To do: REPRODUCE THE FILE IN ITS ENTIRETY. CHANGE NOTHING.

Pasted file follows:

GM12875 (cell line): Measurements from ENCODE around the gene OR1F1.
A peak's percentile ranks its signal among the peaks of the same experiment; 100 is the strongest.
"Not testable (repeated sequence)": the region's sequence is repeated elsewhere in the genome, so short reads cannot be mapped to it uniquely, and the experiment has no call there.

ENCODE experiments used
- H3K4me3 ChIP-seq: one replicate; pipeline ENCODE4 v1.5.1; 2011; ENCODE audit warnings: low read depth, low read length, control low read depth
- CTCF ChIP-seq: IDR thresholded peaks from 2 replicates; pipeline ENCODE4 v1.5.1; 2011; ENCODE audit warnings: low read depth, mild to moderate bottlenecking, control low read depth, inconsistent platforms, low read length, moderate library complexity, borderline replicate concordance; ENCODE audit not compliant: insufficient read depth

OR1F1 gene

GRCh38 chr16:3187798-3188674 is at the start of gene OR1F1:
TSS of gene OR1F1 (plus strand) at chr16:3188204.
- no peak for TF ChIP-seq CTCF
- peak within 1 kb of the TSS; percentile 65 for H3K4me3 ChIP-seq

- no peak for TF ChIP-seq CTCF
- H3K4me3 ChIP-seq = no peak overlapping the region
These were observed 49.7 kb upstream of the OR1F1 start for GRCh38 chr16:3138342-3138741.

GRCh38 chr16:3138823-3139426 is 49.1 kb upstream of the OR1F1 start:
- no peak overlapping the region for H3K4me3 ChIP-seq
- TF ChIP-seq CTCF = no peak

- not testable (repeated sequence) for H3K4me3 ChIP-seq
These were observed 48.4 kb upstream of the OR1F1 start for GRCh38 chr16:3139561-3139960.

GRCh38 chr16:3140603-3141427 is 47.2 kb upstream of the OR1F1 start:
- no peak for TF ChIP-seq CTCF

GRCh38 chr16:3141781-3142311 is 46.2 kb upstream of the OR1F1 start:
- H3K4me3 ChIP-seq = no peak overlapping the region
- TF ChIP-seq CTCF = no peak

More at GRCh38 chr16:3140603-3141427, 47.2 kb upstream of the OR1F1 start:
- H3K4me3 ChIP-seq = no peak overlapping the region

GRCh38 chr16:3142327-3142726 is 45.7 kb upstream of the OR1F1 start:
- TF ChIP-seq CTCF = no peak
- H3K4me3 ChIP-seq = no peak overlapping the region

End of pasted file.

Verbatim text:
GM12875 (cell line): Measurements from ENCODE around the gene OR1F1.
A peak's percentile ranks its signal among the peaks of the same experiment; 100 is the strongest.
"Not testable (repeated sequence)": the region's sequence is repeated elsewhere in the genome, so short reads cannot be mapped to it uniquely, and the experiment has no call there.

ENCODE experiments used
- H3K4me3 ChIP-seq: one replicate; pipeline ENCODE4 v1.5.1; 2011; ENCODE audit warnings: low read depth, low read length, control low read depth
- CTCF ChIP-seq: IDR thresholded peaks from 2 replicates; pipeline ENCODE4 v1.5.1; 2011; ENCODE audit warnings: low read depth, mild to moderate bottlenecking, control low read depth, inconsistent platforms, low read length, moderate library complexity, borderline replicate concordance; ENCODE audit not compliant: insufficient read depth

OR1F1 gene

GRCh38 chr16:3187798-3188674 is at the start of gene OR1F1:
TSS of gene OR1F1 (plus strand) at chr16:3188204.
- no peak for TF ChIP-seq CTCF
- peak within 1 kb of the TSS; percentile 65 for H3K4me3 ChIP-seq

- no peak for TF ChIP-seq CTCF
- H3K4me3 ChIP-seq = no peak overlapping the region
These were observed 49.7 kb upstream of the OR1F1 start for GRCh38 chr16:3138342-3138741.

GRCh38 chr16:3138823-3139426 is 49.1 kb upstream of the OR1F1 start:
- no peak overlapping the region for H3K4me3 ChIP-seq
- TF ChIP-seq CTCF = no peak

- not testable (repeated sequence) for H3K4me3 ChIP-seq
These were observed 48.4 kb upstream of the OR1F1 start for GRCh38 chr16:3139561-3139960.

GRCh38 chr16:3140603-3141427 is 47.2 kb upstream of the OR1F1 start:
- no peak for TF ChIP-seq CTCF

GRCh38 chr16:3141781-3142311 is 46.2 kb upstream of the OR1F1 start:
- H3K4me3 ChIP-seq = no peak overlapping the region
- TF ChIP-seq CTCF = no peak

More at GRCh38 chr16:3140603-3141427, 47.2 kb upstream of the OR1F1 start:
- H3K4me3 ChIP-seq = no peak overlapping the region

GRCh38 chr16:3142327-3142726 is 45.7 kb upstream of the OR1F1 start:
- TF ChIP-seq CTCF = no peak
- H3K4me3 ChIP-seq = no peak overlapping the region